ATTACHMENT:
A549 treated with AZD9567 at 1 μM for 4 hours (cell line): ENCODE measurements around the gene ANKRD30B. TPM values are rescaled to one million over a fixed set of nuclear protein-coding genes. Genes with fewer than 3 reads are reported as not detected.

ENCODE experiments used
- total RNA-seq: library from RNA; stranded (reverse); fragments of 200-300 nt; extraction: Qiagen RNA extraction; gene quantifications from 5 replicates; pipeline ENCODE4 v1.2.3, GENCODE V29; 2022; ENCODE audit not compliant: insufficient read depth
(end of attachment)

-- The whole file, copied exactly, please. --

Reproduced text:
A549 treated with AZD9567 at 1 μM for 4 hours (cell line): ENCODE measurements around the gene ANKRD30B. TPM values are rescaled to one million over a fixed set of nuclear protein-coding genes. Genes with fewer than 3 reads are reported as not detected.

ENCODE experiments used
- total RNA-seq: library from RNA; stranded (reverse); fragments of 200-300 nt; extraction: Qiagen RNA extraction; gene quantifications from 5 replicates; pipeline ENCODE4 v1.2.3, GENCODE V29; 2022; ENCODE audit not compliant: insufficient read depth